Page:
I plan on organizing a volunteer day downtown with Fleming College to get students out into the Peterborough community.
I would also like to work on larger events in collaboration with the levy groups and TCSA clubs, for instance working with the TBSA to hold financial literacy events for students, as well as continuing the TCSA radio show with Trent Radio.
Regarding TCSA clubs, I would like to continue to increase the transparency of the clubs’ funding process, so groups can better predict the amount of funding they will receive. I would also like to organize clubs roundtables or drop-in events for clubs and groups to provide feedback or ask questions.
I plan on attending city hall meetings and distribute my notes to increase student engagement with the city.
Finally, last year I began working with the Downtown Business Improvement Area for Orientation week activities and would like to continue this relationship.
I hope you will give me the opportunity to take on this position in its first year of existence. Thank you for your support, and I hope to see record numbers of students voting this year!
My name is Sam Khaira and I am a third-year Business Administration student at Trent University. Before coming to our beautiful campus, I attended Sheridan College and graduated with an advanced diploma in accounting.
While at Sheridan, I was dually involved with student led initiatives and elected to Sheridan Student Union’s executive as Vice President of Services. I have also had the privilege to serve on the local board of Cystic Fibrosis Canada in Peel region.
As VP clubs, my goal is to review the funding formula for clubs and groups so that more money can be put into the hands of all of our 68-plus campus clubs. Being fiscally responsible, I intend to find cost savings in the existing budget in order to fund the increases.
I will also work closely with all 37 levy groups ensuring their needs are being met. As VP external, I will leverage my existing personal and professional relationships with the elected officials to further the interests of Trent’s student body.
In this newly created role, I will build upon my prior student government experience so that I can hit the ground running.
I strongly believe in participatory politics where the average Joe and Jane are heard and everyone gets to have a say. Voting is the cornerstone of any democratic system and ours is no different. This general election, I urge you to cast your vote and get involved. Remember, every vote counts.
From March 14 to 17, I ask for your vote of confidence so I can serve you as your new Vice President of Clubs and External Affairs.
Ladies and gentlemen, my name is Sam and I am the one with a plan. Thank you.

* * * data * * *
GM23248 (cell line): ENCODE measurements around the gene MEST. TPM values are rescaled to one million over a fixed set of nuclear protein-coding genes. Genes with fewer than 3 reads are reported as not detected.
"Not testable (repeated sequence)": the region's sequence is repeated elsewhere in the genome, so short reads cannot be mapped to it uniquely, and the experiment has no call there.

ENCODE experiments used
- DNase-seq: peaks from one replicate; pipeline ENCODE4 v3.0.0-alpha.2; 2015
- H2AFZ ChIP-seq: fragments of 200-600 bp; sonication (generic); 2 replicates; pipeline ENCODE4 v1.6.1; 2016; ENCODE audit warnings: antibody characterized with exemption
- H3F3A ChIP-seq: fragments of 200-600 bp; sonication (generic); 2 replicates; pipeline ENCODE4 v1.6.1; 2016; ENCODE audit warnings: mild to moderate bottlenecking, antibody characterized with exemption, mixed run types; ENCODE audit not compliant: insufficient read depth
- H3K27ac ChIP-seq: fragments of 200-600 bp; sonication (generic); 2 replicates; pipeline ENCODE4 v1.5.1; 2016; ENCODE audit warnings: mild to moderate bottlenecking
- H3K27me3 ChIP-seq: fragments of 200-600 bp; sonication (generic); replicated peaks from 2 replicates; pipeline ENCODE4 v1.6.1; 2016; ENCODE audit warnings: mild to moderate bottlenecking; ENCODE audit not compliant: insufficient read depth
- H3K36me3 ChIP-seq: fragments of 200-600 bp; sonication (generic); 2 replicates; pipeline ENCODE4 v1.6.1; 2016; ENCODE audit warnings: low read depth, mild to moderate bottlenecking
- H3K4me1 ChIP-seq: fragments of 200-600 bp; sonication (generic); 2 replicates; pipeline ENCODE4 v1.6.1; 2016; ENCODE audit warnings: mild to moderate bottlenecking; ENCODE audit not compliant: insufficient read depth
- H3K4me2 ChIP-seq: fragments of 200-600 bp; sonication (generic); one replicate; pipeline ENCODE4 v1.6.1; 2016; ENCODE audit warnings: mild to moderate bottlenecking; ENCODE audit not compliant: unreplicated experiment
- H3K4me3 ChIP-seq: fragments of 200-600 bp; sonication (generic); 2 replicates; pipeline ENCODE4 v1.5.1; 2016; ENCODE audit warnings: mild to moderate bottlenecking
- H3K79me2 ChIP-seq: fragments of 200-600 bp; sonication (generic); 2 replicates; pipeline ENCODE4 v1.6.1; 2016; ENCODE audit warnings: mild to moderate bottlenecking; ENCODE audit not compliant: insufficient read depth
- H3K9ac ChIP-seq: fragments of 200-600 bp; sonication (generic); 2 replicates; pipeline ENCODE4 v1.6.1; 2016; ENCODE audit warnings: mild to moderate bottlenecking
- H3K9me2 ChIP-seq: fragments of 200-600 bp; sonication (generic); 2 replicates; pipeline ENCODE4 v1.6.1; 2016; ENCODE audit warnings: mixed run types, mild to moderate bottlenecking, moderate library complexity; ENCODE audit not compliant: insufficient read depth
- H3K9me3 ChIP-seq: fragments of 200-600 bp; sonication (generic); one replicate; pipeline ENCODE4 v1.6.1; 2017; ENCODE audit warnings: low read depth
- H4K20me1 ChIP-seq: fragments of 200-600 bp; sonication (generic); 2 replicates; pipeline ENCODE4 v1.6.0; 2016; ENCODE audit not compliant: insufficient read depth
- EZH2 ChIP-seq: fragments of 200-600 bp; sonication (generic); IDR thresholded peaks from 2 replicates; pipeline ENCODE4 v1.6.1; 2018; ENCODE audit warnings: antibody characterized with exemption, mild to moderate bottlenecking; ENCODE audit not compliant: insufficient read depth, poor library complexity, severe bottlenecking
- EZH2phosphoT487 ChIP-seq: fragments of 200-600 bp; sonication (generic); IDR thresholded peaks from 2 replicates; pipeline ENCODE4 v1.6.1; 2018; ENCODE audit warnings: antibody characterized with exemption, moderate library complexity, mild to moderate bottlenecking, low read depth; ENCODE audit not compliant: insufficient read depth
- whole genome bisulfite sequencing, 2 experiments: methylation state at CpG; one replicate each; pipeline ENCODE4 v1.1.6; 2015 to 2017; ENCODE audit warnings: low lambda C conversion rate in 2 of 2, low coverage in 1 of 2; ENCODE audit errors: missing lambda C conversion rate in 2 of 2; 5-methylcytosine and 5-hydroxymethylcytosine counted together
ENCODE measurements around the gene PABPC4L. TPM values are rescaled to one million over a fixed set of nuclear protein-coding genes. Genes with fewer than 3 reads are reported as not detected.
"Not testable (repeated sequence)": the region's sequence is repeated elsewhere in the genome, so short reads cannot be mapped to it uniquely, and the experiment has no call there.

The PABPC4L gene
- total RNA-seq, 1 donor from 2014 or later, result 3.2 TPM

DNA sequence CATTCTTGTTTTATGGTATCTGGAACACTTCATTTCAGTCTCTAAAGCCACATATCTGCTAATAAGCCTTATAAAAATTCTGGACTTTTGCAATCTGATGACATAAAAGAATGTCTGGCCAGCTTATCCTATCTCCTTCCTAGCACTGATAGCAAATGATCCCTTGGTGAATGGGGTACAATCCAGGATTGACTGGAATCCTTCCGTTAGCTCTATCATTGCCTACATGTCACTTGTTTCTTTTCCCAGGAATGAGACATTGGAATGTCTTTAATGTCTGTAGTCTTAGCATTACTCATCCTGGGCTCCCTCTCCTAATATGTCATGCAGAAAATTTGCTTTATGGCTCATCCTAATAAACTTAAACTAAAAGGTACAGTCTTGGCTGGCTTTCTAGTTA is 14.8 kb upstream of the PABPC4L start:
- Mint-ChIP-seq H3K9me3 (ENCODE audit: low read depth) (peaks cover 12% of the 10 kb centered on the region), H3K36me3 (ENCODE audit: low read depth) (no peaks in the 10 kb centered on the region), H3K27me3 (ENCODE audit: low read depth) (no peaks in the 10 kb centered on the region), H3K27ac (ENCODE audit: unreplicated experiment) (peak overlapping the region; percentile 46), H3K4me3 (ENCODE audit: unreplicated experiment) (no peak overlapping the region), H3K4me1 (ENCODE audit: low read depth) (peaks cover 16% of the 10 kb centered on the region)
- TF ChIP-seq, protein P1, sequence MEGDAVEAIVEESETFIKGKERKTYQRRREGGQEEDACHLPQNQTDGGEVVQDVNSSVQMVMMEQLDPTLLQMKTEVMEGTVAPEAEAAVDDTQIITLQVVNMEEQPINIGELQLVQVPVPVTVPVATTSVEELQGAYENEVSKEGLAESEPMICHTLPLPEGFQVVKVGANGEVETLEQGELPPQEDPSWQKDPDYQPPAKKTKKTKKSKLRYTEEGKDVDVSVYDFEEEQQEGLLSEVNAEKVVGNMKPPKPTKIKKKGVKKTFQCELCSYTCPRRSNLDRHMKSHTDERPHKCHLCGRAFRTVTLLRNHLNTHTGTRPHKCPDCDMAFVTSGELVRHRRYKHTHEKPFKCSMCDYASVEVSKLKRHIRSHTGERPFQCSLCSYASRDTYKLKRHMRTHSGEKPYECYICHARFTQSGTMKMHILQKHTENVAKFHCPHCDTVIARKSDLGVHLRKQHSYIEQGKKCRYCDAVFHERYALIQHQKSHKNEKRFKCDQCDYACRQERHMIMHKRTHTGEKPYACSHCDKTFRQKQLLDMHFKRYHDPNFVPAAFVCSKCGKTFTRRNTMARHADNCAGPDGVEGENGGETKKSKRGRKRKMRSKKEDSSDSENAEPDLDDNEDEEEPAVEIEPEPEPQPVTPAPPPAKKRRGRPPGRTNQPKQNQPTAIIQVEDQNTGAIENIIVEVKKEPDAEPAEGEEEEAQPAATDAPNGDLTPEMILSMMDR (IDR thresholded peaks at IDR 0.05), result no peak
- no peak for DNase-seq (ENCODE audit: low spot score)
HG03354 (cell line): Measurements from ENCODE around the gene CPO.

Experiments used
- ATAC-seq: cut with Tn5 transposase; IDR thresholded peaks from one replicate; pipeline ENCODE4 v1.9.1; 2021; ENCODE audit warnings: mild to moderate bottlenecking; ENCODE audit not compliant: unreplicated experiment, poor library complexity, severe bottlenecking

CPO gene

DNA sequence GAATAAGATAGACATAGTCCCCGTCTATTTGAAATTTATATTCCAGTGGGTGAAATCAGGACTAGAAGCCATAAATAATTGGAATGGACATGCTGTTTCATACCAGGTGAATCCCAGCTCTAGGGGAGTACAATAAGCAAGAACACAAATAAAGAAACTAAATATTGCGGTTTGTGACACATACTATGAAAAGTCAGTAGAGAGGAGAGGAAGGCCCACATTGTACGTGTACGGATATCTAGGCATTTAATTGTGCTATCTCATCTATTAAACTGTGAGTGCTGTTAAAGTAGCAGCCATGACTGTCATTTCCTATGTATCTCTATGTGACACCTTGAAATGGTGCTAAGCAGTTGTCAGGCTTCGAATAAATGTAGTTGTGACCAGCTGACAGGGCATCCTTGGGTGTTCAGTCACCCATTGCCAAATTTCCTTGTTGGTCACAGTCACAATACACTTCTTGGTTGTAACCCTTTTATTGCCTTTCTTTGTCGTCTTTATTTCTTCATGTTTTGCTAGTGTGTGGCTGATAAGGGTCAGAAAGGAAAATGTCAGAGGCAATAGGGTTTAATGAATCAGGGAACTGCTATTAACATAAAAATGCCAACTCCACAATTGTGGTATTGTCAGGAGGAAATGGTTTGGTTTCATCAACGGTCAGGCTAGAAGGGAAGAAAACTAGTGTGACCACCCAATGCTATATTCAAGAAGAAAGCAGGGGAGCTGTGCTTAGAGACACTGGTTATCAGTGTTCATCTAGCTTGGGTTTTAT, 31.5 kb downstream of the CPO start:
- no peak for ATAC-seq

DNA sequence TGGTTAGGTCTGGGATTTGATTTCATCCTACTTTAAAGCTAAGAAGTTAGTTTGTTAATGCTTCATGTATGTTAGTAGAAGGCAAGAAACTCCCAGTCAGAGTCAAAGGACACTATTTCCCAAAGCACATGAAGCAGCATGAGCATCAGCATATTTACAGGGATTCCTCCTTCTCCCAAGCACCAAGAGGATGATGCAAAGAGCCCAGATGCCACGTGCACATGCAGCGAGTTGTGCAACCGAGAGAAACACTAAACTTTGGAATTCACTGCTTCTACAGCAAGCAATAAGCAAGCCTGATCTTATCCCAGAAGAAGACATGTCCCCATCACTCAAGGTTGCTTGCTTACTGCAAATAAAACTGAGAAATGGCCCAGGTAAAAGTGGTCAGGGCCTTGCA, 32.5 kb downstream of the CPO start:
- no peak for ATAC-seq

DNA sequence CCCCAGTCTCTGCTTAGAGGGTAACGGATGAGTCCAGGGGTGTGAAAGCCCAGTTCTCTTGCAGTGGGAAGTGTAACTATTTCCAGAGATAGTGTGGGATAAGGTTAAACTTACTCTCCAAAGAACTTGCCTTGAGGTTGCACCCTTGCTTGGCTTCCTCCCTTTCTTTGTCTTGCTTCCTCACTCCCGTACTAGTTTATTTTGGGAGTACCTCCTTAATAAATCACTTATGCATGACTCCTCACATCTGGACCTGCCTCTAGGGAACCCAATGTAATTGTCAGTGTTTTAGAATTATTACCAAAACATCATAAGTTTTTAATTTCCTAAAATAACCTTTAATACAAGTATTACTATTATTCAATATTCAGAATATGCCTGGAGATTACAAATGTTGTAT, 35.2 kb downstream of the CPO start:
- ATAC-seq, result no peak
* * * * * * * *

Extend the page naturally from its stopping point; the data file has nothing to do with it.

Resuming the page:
Ndizhnaakaaz, my name is Shanese Steele and I am running to be your Anti-Racism Commissioner for the 2016/2017 academic year.
Trent has a growing diverse student population, with more racialized students choosing to make our halls and classrooms their academic home.
With that comes a challenge for both racialized and white students on our Trent campus. Racism is very well alive in our society, as well as systemically. It is an issue that affects all of us.
Racialized students continuously face micro-aggressions and overt racism, while white students are coming into to contact with new terms such as white privilege.
I have the privilege of coming from a diverse and intersectional background. My father is a Trinidadian immigrant, while my mother comes from an Indigenous and European ancestry.
Being a black and indigenous queer woman has allowed me to apply these intersectionalities to both my personal life as well as my time here at Trent.
This past year I served as the co-president of the Trent University Native Association as well as the Infinite Reach Facilitator for the Métis Nation of Ontario. These positions allowed me to hear the voices of racialized students at Trent.
They raised concerns about the struggles that they face as indigenous students, as well as the racism they must endure during their academic journey.
I have had the privilege to attend some events run by the Trent African Caribbean Student Union and listened in as other black students discussed things such as Black History Month as well as systematic oppression.
On March 4 I sat on a panel for an event entitled “Gendered Voices in a Changing World,” where we discussed the barriers and issues that gendered and minority voices face in the world of politics.
I spend my time at Trent working tirelessly to create safe spaces for racialized students. As a result of actively striving for change I have attended Canadian Federation of Students (CFS) racialized and indigenous constituency groups where we discussed ways to combat racism and colonization.
I plan to further progress and make our voices heard. I will be attending a summit later this month called R.I.S.E (Racialized and Indigenous Students Experiences). It was created to address the issues racialized, and indigenous students face on our campuses.
If elected as Anti-Racism commissioner I will dedicate my year to creating spaces for us to learn about the ways we can collectively combat racism on our campus.
I intend to do so with various mediums, some of which will be workshops addressing “reverse racism,” allyship, people of colour self-care nights, as well as campaigns such as “I’M NOT YOUR MASCOT,” and Black on Campus. I will also address lateral violence between people of colour, Islamophobia and xenophobia.
Combatting racism is about finding ways to call in and call out problematic behaviour. Ultimately, the goal is to create safe spaces for racialized students to address the barriers and racism they face in conjunction with non-racialized individuals.
While I am aware that I will not be able to completely eradicate racism at Trent on my own, I do believe that in partnership with you, the student body, we can unite against racism at Trent, and I am the one with a plan.
International Students Commissioner
I am Ivana. I am an international student from Montenegro, a small European country on the Mediterranean coast.
I was born in Montenegro, but I finished my high school in the Netherlands where I had the privilege to be a part of a vibrant international community as a student of the United World College of Maastricht.